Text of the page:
Mammal’s discovery in Sikkim was made by Bengaluru-based NCBS team
Scientists claim to have discovered a new species of Pika, a mammal belonging to the rabbit and hare family ( Lagomorpha ), in the Himalayas in Sikkim. After six years of research, a team of international collaborators, led by scientists from Bengaluru’s National Centre for Biological Sciences (NCBS) announced the discovery.
The team published their findings in the Journal Molecular Phylogenetics and Evolution in September. “Discovering a new mammal in 2016 from a hotspot like the Himalayas proves that we need to conduct much more research in the region,” said NCBS scientist and first author Nishma Dahal, who hails from Sikkim.
The team collected fecal pellets and tissue samples of what they expected to be the Asian Pika and found them to be “quite distinct from all other species”.
“We needed international collaboration to confirm the tissue samples were different from all existing species,” Ms. Dahal added.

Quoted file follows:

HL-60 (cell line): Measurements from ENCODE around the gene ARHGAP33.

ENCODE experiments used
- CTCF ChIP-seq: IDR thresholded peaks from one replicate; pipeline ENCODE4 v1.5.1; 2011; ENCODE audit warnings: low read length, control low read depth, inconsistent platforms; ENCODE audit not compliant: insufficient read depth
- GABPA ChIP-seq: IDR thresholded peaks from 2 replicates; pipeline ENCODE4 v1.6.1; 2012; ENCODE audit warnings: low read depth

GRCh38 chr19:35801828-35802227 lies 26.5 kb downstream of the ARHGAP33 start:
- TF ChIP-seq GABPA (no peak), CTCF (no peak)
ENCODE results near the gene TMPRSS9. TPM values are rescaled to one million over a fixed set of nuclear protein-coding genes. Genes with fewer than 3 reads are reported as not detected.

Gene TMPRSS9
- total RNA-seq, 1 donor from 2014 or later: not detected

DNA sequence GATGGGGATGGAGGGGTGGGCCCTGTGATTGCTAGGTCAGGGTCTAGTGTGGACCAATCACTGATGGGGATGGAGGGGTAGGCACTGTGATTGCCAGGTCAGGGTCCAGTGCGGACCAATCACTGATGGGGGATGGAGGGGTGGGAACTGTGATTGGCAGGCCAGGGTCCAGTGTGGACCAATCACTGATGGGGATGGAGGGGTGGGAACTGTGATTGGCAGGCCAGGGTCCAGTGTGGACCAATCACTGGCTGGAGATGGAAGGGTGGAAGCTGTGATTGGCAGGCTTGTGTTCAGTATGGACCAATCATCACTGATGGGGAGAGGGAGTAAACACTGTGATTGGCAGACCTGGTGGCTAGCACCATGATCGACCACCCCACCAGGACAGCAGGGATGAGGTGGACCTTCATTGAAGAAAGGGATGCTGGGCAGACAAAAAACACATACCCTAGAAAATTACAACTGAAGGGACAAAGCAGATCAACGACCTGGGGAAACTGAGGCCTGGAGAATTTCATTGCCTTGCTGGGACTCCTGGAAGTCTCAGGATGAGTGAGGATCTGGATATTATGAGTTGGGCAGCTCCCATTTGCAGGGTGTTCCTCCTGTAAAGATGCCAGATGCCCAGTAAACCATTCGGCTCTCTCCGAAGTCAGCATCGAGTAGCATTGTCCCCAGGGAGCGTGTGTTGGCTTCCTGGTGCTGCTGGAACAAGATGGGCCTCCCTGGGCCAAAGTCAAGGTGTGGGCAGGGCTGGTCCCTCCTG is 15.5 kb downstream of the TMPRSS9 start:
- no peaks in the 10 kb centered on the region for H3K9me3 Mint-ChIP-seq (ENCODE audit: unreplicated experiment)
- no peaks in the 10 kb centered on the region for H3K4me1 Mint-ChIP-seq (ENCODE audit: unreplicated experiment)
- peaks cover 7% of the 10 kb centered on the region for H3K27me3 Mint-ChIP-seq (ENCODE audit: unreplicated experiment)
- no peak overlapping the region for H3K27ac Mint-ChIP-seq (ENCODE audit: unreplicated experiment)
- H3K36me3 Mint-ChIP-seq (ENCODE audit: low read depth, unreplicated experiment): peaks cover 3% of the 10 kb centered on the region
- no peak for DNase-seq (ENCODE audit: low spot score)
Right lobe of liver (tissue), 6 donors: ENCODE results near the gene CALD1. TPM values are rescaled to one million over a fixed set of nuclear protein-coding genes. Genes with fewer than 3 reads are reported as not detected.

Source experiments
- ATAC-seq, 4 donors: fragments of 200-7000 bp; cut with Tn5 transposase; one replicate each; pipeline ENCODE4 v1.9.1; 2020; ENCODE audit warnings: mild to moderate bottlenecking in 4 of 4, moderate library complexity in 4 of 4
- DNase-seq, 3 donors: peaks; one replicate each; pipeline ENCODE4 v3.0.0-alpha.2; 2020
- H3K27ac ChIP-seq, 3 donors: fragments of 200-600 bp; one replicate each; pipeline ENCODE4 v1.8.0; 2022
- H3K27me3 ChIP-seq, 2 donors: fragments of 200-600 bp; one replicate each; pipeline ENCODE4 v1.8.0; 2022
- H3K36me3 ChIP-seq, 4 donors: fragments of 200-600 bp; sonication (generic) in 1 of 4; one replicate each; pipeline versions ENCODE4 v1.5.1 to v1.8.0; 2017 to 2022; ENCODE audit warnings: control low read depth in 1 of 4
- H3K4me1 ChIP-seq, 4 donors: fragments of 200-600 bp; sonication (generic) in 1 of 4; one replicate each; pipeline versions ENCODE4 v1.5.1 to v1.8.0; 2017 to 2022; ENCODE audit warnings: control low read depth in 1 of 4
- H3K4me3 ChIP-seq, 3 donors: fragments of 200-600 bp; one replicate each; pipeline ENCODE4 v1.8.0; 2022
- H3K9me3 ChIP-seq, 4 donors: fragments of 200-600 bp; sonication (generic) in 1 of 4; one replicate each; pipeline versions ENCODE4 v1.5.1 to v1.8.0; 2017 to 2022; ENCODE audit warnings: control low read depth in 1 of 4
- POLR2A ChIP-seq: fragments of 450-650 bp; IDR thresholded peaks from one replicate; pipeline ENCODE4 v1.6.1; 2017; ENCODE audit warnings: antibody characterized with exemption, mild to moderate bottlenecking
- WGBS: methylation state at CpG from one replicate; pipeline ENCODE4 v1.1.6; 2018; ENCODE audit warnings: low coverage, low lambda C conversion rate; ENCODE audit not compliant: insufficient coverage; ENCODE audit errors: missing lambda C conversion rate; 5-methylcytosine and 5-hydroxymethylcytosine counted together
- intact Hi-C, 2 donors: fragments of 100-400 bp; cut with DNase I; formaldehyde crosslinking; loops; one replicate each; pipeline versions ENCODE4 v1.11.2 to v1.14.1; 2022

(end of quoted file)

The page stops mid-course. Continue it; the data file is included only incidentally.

Pikas are members of the rabbit family and live in the mountains or in temperate regions. The common name “pika” is used for any member of the Ochotonidae family. According to Ms. Dahal, Pikas do not hibernate unlike other mammalian species inhabiting such cold climates.
“Pikas are a keystone species and ecosystem engineers, and studying their evolution can shed more light on the Himalayan ecosystem,” said Uma Ramakrishnan, whose laboratory at NCBS led the study. Although the animal looks similar to the Moupin Pika, genetically it is completely different. “There are specific differences which are not visible in physical observation and only on closer study. But genetically it is very different, and we are proposing to elevate the sub-species to a different species,” said Ms. Dalal.
The discovery points to the need for more research on Himalayan ecology and the importance of international collaboration in validating new research. The research began as a study of the impact of climate change on the Himalayan biota. “Back when NCBS got funding from the Department of Biotechnology in 2010, research on the American pika was making news. Few lower elevation populations were reported to have gone extinct and that was corroborated to increased temperature in those regions,” said Ms. Dahal. This led the team to study the Asian pika .
Researchers from the Zoological Museum of Moscow State University, Moscow, Russia; Institute of Zoology, Chinese Academy of Sciences, Beijing, China; Stanford University, Stanford, USA, collaborated in the research